/Celebrating lives of fallen Trojans: Haijiao Sun

Celebrating lives of fallen Trojans: Haijiao Sun

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Features_Sunny

 

Emily Jackson

Features Editor

 

 

Recent graduate Haijiao Sun planned to make the trip back to China after studying at Troy University for six years.

He told friends that he was traveling back to China after his graduation.

“I asked him why he was going home instead of getting a job here (in the U.S.), and he said it was because he wanted to go home to take care of his father,” Confucius Institute faculty member Sue Sun said.

Although Sun, his father, cousin and aunt will not make that trip home; those who knew him remember Sun as a “kindhearted” and “selfless” individual.

Sue Sun stood over a computer at her podium and played the slide show that the Confucius Institute would play for Sun’s mother when she arrived from China to celebrate the life of her son.

In the slide show were dozens of photos taken during Sun’s work with the Confucius Institute. Photos slid across the screen of Sun helping students, laughing, performing in a drama, playing basketball in Wright Hall and wielding a Chinese dragon float.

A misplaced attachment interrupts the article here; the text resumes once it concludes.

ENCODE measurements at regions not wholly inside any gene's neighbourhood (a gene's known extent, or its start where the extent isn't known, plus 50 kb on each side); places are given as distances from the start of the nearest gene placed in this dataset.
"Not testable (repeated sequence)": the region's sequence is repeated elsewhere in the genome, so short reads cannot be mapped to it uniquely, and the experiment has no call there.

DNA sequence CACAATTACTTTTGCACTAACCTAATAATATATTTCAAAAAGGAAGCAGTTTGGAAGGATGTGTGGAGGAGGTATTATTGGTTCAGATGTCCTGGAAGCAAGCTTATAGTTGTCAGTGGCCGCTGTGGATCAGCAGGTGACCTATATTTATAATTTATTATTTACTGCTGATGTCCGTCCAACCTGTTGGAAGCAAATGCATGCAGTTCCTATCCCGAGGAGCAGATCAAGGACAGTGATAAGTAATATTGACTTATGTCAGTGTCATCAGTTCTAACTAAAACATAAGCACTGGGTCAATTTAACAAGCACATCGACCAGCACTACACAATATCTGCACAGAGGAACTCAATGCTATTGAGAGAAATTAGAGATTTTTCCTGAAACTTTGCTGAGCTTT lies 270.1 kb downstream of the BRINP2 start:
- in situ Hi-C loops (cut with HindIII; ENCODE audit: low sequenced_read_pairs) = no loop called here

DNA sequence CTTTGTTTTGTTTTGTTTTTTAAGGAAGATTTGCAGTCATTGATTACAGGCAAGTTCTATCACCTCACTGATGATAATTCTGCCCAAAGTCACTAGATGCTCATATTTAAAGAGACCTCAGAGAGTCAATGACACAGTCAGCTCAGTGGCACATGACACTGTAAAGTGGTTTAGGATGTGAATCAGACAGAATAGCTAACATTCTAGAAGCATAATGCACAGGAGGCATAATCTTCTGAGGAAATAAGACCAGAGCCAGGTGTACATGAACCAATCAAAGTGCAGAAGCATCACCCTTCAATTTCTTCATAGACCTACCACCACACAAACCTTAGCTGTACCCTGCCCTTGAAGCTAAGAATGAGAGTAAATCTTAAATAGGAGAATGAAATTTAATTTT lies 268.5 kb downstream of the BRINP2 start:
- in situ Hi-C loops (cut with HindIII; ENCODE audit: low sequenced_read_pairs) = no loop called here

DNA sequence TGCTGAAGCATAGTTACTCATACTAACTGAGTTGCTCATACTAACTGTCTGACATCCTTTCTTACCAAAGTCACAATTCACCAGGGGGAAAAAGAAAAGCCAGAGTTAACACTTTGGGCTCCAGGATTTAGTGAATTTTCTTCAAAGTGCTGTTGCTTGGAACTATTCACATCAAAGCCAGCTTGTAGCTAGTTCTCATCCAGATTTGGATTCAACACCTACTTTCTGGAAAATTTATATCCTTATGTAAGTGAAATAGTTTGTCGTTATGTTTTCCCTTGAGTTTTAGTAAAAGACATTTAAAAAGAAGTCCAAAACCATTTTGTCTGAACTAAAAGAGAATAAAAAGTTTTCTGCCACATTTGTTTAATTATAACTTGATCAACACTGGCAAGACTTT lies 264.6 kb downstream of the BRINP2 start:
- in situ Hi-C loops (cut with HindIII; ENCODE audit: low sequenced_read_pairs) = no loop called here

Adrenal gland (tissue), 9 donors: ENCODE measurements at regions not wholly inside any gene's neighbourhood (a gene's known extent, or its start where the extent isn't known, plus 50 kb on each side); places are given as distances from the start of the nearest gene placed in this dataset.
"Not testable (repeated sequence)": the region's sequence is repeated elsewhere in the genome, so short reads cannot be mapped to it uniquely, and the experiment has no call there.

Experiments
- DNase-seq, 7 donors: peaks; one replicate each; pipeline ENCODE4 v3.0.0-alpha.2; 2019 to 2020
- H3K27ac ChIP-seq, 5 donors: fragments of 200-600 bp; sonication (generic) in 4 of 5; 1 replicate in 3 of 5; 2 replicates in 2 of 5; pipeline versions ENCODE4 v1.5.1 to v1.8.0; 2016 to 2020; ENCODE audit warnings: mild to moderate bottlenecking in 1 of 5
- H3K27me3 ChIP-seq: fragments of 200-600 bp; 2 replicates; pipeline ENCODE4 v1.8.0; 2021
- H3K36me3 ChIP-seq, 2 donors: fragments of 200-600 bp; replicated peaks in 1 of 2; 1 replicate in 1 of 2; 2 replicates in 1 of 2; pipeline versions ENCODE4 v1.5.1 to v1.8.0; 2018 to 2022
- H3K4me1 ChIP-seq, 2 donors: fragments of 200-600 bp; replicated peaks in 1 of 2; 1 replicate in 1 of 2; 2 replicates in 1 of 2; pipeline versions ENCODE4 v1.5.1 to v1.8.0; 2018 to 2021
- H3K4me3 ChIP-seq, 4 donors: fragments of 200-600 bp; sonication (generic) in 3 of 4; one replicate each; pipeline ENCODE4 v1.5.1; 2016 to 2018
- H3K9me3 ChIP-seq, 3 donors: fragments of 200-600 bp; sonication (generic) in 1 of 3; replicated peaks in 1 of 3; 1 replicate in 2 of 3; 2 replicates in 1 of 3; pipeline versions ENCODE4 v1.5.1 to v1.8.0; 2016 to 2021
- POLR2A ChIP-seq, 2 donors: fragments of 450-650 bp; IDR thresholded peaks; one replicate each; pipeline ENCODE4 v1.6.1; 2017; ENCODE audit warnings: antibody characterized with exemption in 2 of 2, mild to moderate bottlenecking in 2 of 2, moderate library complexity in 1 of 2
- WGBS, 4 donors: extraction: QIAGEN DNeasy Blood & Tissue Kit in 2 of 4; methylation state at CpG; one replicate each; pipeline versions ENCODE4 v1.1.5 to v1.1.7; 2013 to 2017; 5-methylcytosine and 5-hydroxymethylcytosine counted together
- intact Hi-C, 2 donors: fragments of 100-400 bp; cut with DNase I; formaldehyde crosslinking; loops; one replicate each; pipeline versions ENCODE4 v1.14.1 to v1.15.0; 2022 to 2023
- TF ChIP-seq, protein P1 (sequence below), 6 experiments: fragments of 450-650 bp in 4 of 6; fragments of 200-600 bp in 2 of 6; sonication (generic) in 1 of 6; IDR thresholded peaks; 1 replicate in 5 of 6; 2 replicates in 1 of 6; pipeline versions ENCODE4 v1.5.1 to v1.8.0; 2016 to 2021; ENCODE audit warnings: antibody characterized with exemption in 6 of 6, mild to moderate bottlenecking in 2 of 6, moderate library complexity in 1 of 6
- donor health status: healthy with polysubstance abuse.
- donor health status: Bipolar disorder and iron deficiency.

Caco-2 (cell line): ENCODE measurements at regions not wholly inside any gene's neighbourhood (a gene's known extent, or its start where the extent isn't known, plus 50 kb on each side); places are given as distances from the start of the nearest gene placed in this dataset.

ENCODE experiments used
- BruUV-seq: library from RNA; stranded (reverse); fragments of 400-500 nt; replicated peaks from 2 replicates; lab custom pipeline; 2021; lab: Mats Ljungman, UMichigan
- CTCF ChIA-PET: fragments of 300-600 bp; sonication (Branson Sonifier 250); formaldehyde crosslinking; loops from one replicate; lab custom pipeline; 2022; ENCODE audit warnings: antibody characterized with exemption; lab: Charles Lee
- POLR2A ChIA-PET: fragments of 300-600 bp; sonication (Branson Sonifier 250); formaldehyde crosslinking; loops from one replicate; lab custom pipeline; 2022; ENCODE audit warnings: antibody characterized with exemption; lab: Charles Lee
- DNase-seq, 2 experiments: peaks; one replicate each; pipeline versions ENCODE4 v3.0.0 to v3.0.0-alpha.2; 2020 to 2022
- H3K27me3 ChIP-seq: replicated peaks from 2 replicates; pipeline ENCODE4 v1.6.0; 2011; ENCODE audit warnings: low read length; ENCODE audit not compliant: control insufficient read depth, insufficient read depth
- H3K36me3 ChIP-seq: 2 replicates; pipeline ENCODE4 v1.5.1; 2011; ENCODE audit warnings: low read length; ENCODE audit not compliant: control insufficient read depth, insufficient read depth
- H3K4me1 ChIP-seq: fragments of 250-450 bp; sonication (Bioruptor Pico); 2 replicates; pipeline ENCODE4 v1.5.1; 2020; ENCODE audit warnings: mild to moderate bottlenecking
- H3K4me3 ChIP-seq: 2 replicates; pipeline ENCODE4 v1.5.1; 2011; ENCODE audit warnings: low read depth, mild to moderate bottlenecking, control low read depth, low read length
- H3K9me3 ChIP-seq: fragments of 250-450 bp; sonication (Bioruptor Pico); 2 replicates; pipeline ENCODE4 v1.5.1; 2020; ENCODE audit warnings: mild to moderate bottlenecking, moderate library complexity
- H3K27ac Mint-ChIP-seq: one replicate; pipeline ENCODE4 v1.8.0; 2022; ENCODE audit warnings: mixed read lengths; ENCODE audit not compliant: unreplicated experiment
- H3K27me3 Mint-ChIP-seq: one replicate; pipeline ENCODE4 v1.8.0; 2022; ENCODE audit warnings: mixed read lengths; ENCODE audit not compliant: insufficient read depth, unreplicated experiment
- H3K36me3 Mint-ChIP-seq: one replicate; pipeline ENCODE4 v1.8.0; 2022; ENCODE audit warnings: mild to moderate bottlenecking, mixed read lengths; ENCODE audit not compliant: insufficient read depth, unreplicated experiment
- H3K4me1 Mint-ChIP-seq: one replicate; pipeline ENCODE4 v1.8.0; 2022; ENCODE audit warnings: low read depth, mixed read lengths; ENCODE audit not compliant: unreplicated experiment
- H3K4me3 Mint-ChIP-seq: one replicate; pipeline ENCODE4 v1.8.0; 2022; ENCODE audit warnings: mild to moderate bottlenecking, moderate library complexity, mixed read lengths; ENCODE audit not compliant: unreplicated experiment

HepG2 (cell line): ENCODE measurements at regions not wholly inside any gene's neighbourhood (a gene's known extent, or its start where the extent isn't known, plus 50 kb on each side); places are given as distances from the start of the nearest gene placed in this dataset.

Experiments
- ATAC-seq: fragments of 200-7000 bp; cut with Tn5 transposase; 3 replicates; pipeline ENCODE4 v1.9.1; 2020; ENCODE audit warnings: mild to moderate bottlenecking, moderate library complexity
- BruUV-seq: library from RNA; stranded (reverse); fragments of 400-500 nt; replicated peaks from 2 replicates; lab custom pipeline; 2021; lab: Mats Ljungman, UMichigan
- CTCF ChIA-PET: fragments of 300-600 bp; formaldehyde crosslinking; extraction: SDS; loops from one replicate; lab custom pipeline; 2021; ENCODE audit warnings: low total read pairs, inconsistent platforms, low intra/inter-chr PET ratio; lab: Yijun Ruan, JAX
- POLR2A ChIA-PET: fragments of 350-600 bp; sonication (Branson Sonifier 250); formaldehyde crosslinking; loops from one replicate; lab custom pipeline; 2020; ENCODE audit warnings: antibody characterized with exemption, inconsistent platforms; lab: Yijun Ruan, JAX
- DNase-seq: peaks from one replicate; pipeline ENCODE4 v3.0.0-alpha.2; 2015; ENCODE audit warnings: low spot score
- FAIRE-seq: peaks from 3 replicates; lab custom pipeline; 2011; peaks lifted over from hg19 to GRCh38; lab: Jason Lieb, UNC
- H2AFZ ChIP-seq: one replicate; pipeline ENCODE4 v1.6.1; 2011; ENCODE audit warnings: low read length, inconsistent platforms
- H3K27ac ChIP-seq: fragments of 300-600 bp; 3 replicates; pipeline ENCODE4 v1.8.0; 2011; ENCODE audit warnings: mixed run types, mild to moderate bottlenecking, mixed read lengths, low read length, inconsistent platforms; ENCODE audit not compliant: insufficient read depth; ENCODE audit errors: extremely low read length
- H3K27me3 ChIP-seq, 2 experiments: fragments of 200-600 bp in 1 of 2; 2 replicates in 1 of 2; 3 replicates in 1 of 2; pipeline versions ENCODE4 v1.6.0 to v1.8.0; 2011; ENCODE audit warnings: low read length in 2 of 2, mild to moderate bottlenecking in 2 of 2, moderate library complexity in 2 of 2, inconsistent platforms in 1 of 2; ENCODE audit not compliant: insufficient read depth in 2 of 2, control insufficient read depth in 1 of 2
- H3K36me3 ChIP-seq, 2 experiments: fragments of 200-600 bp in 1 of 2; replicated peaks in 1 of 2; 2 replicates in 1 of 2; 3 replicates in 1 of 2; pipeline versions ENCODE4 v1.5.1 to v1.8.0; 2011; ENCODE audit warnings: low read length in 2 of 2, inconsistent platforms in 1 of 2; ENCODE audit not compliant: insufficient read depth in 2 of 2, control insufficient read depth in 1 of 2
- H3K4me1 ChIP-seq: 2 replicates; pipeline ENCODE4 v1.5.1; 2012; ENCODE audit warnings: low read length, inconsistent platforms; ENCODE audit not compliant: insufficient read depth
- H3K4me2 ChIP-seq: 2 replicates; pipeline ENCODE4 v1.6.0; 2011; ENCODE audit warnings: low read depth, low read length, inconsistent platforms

At the Confucius Institute, Sun took part in the Star Talk program that began in July of 2013 where he worked as a teaching assistant helping American’s learn Chinese.

That’s where he met Xian Ruo, a senior graduate student in Master Public Administration from Shenzhen, China.

Ruo described Sun as “quiet,” “a good listener” and “kindhearted.” She said that he enjoyed playing basketball while earning his degree in sports management.

“I think he was very selfless. In the program, we had many activities, and we had to move a lot of desks and many chairs. He helped a lot. He was like a real man.”

Ruo and Sun acted in short dramas that for the program. They acted out a school scenario with teachers and bad students. She laughed as she recalled that each time Sun would always choose to be the student taking a nap during class.

Sue Sun spoke about Sun’s smile. She said that this was what she thought about when recalling his memory.

She described a time when Sun was having his photo made for the Confucius Institute. In the first two frames he stood there in a blank stare until she urged him to smile. She did not expect him to smile, but when he did she said that it was a smile that made her feel “very warm.”